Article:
The terms artificial intelligence and machine learning are everywhere in today’s computing landscape. But, what do these concepts really mean, and why are they important? In this Resource article, we’ll provide a brief introduction, in which we focus on machine learning and provide examples of how it affects our daily lives.
What Is Machine Learning?
Machine learning (ML) is a branch or subset of artificial intelligence (AI), so let’s start there. “At the birth of the field of AI in the 1950s, AI was defined as any machine capable of performing a task that would typically require human intelligence,” explains Nick Heath at ZDNet.
“AI systems will generally demonstrate at least some of the following traits: planning, learning, reasoning, problem solving, knowledge representation, perception, motion, and manipulation and, to a lesser extent, social intelligence and creativity,” Heath says.
If we build on that understanding, then, machine learning, according to IBM, is “a form of AI that enables a system to learn from data rather than through explicit programming.” According to Carnegie Mellon University, it’s about “machines improving from data, knowledge, experience, and interaction.”
So, through the practice of machine learning, or application of machine learning techniques, the aim is to improve machines’ ability to recognize patterns and make predictions, and, thus, make related recommendations and take logical action.
This predictive process powers many of the most popular services we use today. Google, Facebook, Twitter, Netflix, and YouTube all incorporate machine learning techniques to analyze user data, identify patterns in activity, and tailor recommendations.
Machine learning has applications in many other fields as well, including medicine, banking, autonomous vehicles, and natural language processing. For example, Paypal uses machine learning to analyze millions of transactions and flag anomalies to prevent fraud and detect money laundering, says Leah Davidson. “Machine learning can also predict hypoxaemia (low oxygen levels) during surgery and recognize cardiovascular risk factors like high blood pressure, age, and smoking in retinal images,” she says.
How Does Machine Learning Work?
Put simply, Heath says, “machine learning is the process of teaching a computer system how to make accurate predictions when fed data.”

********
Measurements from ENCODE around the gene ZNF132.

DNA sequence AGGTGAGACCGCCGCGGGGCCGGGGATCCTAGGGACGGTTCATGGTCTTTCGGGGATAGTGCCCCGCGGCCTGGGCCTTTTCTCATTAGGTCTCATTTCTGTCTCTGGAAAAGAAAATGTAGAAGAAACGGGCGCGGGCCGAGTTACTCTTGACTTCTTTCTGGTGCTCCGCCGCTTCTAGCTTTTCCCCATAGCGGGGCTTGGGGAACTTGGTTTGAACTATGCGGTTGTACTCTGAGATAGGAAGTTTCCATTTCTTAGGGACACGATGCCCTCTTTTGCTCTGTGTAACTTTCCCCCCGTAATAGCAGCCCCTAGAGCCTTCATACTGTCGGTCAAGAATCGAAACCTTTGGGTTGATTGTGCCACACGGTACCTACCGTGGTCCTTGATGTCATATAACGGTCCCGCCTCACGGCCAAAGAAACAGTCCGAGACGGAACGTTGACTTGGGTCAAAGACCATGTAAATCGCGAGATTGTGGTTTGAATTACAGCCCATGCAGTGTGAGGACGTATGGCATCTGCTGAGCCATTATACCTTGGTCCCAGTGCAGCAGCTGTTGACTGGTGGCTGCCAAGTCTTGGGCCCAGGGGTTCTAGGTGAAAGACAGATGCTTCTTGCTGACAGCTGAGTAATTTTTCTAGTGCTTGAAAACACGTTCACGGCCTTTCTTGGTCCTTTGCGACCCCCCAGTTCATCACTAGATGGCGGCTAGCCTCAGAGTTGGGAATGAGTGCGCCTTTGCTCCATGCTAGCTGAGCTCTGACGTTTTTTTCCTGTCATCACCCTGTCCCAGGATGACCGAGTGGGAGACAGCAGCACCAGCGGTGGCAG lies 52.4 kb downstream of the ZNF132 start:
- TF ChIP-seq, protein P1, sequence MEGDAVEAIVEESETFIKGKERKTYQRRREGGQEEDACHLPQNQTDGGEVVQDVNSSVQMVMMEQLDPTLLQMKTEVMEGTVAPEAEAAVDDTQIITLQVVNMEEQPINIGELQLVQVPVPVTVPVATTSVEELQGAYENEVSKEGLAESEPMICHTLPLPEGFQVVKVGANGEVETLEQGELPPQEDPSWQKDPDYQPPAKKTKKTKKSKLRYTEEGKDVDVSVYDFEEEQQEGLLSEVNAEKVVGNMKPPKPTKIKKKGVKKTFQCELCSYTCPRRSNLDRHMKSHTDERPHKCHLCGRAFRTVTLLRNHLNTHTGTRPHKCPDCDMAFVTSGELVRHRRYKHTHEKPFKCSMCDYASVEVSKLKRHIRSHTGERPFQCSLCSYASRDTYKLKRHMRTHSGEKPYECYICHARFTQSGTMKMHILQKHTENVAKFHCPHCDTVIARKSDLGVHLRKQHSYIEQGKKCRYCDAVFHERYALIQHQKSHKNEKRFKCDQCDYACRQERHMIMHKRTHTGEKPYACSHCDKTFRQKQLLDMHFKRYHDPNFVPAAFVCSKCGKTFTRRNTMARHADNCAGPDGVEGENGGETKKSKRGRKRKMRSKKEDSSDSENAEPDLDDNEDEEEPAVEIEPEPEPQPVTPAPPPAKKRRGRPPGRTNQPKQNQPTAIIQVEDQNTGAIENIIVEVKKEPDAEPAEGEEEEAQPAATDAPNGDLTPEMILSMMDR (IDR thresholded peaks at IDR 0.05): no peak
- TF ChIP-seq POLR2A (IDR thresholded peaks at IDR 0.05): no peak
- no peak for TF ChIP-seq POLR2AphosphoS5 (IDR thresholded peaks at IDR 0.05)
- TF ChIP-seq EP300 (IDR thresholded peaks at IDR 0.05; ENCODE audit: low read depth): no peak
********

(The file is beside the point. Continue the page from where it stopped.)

Such predictions involve, for example, identifying a piece of fruit in a photo, such as a banana or an apple. The key feature of machine learning, he says, “is that a human developer hasn't written code that instructs the system how to tell the difference between the banana and the apple. Instead a machine-learning model has been taught how to reliably discriminate between the fruits by being trained on a large amount of data.”
According to IBM, there are four main approaches to machine learning, which are detailed on the website:
- Supervised learning
- Unsupervised learning
- Reinforcement learning
- Deep learning
Regardless of the approach used, the training process involves massive amounts of data along with machine-learning algorithms to find patterns in that data. This data, according to Technology Review, “encompasses a lot of things—numbers, words, images, clicks, what have you. If it can be digitally stored, it can be fed into a machine-learning algorithm.”
And, in many cases, this data is generated by users and collected by various companies. As the Stanford Encyclopedia of Philosophy points out, “The data trail we leave behind is how our ‘free’ services are paid for.”
Open Source Tools
Among the open source machine learning tools you should know, according to Algorithmia, are:
The LF AI & Data Foundation, which supports open source projects within artificial intelligence, machine learning, deep learning, and data, has created an interactive landscape to provide a broader picture of the various tools and projects within the space.
Machine learning offers certain advantages through the use of algorithms and models to predict outcomes. However, its use also raises ethical questions and concerns involving data privacy and inherent bias.
“These questions not only concern the possibility of harm by the misuse of data, but also questions of how to preserve privacy where data is sensitive, how to avoid bias in data selection, how to prevent disruption and ‘hacking’ of data, and issues of transparency in data collection, research and dissemination,” says Debra Satz.
“A decision-making algorithm,” notes Samuele Lo Piano, “will always be based on a formal system, which is a representation of a real system.” And, he says, “ it does not matter how complicated the algorithm may be (how many relations may be factored in), it will always represent one specific vision of the system being modelled.” Even the data on which the algorithm is trained does not represent an objective truth, because it depends on the context in which it has been produced, he says.
In any case, as IBM states, “the data scientists doing the work must ensure they are using the right algorithms, ingesting the most appropriate data (that is accurate and clean), and using the best performing models.”
Understanding the principles, practices, and ethics of machine learning and artificial intelligence is the work of a lifetime, and, in this article, we have provided only a basic introduction to the topic. The resources included within the article as well as those below will help you learn more.
- The Discipline of Machine Learning by Tom M. Mitchell
- Ethical principles in machine learning and artificial intelligence by Samuele Lo Piano
- Ethics and Data Science by Mike Loukides, Hilary Mason, and DJ Patil
- Ethics of Artificial Intelligence and Robotics by Stanford Encyclopedia of Philosophy
- How can machine learning help your organization? by David Linthicum
- Machine learning glossary from Read the Docs
- What is Machine Learning? by Roberto Iriondo